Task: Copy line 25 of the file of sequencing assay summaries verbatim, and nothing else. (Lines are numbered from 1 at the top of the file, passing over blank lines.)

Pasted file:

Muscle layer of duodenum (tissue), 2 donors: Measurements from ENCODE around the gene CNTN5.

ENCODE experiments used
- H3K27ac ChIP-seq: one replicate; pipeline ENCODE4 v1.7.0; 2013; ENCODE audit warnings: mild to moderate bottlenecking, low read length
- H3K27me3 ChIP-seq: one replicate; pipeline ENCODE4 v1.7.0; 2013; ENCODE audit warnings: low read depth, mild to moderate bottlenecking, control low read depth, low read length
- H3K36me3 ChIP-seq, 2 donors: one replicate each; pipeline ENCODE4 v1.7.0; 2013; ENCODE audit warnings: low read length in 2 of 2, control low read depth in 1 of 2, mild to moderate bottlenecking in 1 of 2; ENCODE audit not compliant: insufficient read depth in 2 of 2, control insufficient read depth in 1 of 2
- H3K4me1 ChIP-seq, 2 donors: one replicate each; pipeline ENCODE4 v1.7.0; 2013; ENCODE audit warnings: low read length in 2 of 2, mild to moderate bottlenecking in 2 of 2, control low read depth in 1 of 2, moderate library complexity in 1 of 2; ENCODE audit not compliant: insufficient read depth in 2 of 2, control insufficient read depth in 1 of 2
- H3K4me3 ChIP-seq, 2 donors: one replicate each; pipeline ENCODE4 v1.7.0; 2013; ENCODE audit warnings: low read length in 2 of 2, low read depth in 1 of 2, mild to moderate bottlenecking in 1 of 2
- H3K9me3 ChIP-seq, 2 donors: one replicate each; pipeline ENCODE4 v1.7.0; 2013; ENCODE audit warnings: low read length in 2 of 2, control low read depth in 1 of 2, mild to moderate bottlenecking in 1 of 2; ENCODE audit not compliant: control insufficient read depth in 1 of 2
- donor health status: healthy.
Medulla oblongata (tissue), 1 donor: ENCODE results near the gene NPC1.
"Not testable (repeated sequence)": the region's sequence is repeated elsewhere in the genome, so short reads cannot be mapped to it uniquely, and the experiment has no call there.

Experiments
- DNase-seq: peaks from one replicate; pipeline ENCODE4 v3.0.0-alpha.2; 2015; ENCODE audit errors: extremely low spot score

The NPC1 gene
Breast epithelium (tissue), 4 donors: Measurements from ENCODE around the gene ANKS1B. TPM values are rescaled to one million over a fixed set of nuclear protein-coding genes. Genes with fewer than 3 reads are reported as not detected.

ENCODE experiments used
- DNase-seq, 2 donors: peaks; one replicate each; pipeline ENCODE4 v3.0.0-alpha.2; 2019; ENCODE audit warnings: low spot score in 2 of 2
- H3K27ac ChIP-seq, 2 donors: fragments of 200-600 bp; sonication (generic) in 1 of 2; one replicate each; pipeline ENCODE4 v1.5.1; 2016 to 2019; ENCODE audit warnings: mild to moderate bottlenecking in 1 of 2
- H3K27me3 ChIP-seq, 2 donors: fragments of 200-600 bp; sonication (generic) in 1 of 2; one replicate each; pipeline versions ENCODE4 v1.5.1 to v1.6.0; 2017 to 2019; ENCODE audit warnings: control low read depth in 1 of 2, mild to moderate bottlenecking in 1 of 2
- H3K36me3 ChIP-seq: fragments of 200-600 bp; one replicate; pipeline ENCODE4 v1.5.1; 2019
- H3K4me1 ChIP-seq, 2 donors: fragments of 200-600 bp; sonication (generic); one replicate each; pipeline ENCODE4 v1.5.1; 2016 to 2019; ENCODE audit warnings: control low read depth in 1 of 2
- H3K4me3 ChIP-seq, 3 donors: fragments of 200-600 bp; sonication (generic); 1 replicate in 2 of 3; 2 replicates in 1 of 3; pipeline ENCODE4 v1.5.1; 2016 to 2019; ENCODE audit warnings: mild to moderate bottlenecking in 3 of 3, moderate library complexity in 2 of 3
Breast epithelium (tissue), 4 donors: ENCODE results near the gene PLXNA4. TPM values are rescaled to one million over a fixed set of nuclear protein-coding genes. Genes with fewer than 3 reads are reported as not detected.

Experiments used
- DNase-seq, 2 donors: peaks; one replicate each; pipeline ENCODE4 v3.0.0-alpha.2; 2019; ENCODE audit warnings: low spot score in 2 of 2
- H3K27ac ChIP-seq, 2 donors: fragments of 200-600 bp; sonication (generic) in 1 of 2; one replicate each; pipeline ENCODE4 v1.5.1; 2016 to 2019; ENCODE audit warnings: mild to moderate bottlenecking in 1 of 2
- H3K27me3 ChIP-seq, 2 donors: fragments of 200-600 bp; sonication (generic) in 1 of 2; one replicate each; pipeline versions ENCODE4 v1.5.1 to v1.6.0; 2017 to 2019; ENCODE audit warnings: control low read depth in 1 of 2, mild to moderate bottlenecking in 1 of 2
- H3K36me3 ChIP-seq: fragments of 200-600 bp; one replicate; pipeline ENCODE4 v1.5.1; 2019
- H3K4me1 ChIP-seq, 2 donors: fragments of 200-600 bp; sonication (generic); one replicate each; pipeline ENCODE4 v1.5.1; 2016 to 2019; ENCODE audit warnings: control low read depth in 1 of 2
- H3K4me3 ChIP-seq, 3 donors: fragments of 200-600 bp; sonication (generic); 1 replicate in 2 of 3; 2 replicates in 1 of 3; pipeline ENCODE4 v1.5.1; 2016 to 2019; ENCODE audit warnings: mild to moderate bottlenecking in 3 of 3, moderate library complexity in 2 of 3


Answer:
- DNase-seq, 2 donors: peaks; one replicate each; pipeline ENCODE4 v3.0.0-alpha.2; 2019; ENCODE audit warnings: low spot score in 2 of 2